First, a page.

Orthodontic treatment (use of braces) is lengthy, typically taking over 18 months to complete, with brace adjustments required every six weeks or so. Usually brace treatment is carried out without the use of surgery. However, reduction of orthodontic treatment duration is highly desirable and special surgical procedures have been proposed to speed it up. This surgery may work by stimulating cells adjacent to the teeth or by reducing the resistance presented by the supporting bone and mechanically shifting teeth. These surgical procedures are relatively new and may carry additional risks compared to standard treatment.
What was the research?
A systematic review of the evidence to examine the merits and risks of surgical methods for speeding up orthodontic treatment compared to standard orthodontic treatment in adolescents and adults.
Who conducted the research?
The research was conducted by a team led by Padhraig S. Fleming from Queen Mary University of London, Barts and The London School of Medicine and Dentistry, on behalf of the Cochrane Oral Health Group. Zbys Fedorowicz, Ama Johal, Ahmed El-Angbawi and Nikolaos Pandis were also on the team.
What evidence was included in the review?
Data was extracted from 4 randomised controlled trials. A total of 57 people participated in the trials, and all of the studies investigated the effects of surgical procedures on either the time taken to align a displaced tooth or to close gaps between teeth. None of these studies reported being funded by the orthodontic industry.
What did the evidence say?
Slightly faster tooth movement was found with the surgical procedures, although this result is based on a relatively small number of participants. In addition, there were some problems inherent in the design and quality of all the studies. Therefore, further research is needed to confirm whether additional surgery is warranted to speed up tooth movement. The studies did not provide any information about negative side effects from the treatment.
How good was the evidence?
The quality of the evidence concerning the rate of tooth movement was judged to be low for assessments one month and three months after the procedure.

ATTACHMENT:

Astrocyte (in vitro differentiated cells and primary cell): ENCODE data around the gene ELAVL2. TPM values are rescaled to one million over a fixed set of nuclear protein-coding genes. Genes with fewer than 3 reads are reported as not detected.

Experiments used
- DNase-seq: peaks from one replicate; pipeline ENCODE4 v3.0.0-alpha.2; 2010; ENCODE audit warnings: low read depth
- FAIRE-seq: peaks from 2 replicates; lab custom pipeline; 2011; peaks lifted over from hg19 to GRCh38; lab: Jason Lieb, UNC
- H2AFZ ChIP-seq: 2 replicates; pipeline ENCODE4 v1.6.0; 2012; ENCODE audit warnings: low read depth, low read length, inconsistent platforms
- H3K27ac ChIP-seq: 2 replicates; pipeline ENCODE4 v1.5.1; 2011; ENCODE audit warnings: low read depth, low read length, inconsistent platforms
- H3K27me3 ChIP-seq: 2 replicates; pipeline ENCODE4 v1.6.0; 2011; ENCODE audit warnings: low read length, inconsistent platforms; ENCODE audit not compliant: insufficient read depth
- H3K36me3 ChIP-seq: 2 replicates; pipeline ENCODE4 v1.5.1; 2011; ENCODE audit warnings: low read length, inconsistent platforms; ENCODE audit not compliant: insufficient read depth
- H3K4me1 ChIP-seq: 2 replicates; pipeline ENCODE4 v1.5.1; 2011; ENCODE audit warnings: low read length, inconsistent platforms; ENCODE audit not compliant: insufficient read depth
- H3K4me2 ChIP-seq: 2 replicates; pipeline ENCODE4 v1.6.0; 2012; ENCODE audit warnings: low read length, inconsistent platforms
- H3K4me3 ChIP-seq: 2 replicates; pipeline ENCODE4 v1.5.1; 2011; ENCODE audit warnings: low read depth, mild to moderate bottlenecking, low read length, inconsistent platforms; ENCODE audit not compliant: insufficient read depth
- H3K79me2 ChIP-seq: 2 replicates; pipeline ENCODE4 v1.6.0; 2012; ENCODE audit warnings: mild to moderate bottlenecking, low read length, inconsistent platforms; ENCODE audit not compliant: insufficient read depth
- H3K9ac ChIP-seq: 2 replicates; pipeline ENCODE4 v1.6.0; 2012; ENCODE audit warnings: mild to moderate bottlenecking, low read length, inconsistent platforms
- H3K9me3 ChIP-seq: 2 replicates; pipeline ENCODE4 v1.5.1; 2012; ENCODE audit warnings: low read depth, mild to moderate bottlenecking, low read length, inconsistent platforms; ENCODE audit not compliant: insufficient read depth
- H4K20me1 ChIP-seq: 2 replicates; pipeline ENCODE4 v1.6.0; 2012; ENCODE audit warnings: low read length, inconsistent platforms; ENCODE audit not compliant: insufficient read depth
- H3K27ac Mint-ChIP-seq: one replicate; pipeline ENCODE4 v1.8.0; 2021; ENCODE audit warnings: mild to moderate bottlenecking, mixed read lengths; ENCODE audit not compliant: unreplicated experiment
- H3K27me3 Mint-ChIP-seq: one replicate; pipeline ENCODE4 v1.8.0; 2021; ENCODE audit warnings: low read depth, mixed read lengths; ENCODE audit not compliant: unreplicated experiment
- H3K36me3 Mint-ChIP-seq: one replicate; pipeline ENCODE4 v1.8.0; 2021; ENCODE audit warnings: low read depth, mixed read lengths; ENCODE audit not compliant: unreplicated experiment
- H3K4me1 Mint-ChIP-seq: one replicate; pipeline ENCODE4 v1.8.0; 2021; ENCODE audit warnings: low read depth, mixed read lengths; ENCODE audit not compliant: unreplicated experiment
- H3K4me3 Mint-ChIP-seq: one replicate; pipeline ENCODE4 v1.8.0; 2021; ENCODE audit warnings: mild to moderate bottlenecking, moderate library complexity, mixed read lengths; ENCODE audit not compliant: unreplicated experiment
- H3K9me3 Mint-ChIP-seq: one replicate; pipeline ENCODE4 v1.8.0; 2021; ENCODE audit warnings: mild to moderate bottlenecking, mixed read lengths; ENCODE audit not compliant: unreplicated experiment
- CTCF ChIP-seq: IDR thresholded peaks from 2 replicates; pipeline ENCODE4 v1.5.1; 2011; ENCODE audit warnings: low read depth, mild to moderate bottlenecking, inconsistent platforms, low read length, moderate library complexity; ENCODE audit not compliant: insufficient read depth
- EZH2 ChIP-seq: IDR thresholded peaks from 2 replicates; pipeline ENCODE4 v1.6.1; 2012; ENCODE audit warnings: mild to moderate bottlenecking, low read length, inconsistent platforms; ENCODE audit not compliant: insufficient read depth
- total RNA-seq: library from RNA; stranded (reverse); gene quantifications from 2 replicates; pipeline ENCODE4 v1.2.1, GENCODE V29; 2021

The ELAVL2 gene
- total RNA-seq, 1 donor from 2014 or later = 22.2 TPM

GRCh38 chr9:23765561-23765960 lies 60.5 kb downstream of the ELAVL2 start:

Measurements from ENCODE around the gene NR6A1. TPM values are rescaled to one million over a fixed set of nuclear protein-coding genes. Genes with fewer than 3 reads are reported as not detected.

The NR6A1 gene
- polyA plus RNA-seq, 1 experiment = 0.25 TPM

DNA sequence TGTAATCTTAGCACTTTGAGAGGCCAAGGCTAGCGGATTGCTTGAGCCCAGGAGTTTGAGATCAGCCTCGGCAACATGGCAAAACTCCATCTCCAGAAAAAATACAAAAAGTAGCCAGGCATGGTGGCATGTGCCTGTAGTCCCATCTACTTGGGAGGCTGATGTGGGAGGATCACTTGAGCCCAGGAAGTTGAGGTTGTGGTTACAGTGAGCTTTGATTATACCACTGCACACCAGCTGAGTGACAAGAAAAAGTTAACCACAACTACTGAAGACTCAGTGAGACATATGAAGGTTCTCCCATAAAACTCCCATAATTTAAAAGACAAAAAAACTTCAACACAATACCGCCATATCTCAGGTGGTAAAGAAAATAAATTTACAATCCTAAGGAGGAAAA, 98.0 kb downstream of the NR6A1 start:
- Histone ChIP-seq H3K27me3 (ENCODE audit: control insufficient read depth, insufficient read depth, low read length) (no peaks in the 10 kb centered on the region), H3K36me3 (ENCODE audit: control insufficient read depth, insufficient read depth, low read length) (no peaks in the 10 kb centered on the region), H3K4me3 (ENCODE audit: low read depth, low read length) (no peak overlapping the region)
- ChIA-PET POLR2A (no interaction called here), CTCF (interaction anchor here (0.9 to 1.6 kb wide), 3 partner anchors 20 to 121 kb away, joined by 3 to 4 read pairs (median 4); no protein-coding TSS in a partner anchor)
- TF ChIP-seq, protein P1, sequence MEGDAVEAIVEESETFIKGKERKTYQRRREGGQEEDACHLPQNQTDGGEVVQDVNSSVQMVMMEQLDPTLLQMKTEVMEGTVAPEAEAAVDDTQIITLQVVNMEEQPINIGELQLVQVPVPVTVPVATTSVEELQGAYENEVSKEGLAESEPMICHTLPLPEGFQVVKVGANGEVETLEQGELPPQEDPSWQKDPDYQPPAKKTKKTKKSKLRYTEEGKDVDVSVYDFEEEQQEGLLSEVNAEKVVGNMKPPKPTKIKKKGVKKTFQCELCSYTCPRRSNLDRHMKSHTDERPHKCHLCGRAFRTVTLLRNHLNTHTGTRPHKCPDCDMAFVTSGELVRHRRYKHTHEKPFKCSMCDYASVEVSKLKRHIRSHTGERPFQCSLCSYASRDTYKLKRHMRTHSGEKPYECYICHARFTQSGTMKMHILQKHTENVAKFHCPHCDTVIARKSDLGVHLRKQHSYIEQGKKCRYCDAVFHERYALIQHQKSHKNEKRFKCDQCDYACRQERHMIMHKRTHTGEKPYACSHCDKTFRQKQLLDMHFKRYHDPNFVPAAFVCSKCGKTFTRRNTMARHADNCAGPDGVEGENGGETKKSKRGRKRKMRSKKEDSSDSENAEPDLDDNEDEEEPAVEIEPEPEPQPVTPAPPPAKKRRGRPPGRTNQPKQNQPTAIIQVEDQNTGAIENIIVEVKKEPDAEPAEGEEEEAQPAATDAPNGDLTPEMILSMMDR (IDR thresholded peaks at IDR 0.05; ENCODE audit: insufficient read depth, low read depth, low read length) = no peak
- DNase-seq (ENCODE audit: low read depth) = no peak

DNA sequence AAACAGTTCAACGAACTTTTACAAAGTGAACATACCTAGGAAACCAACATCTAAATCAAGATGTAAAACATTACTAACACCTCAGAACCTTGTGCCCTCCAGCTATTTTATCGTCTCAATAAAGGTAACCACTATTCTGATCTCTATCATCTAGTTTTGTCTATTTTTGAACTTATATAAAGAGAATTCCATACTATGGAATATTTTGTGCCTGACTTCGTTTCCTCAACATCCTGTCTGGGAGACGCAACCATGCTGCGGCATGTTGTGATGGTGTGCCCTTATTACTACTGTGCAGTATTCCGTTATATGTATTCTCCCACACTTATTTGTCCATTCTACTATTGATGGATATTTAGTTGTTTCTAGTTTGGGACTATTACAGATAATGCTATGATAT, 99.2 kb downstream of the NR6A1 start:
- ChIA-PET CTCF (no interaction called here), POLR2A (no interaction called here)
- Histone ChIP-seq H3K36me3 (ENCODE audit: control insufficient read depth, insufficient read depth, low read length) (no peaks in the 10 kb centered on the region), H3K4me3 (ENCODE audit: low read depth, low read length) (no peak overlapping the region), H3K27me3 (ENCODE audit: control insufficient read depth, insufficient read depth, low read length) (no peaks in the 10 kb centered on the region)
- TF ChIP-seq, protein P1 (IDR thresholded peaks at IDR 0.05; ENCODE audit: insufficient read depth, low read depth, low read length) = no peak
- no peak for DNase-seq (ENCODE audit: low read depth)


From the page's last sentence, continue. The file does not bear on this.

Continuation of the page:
What are the implications for dentists and the general public?
There is a limited amount of low quality evidence concerning the effectiveness of surgical interventions to accelerate orthodontic treatment. Based on short-term research, these procedures do appear to show promise as a means of accelerating tooth movement. However, further prospective research comprising assessment of the entirety of treatment with longer follow-up is required to confirm any possible benefit.
What should researchers look at in the future?
Designing and recruiting to a randomised controlled trial concerning the effectiveness of an elective, adjunctive surgical intervention is potentially problematic. For obvious reasons participants may be reluctant to be randomly allocated to an unproven surgical procedure. Nevertheless, there is a persistent need for more comprehensive trials assessing the effectiveness of adjunctive surgical procedures on the duration of orthodontic treatment. Further trials should be robust, well-designed and reported in accordance with the CONSORT statement (http://www.consort-statement.org/) or the extensions of the CONSORT statement.
Fleming PS, Fedorowicz Z, Johal A, El-Angbawi A, Pandis N. Surgical adjunctive procedures for accelerating orthodontic treatment. Cochrane Database of Systematic Reviews 2015, Issue 6. Art. No.: CD010572. DOI: 10.1002/14651858.CD010572.pub2.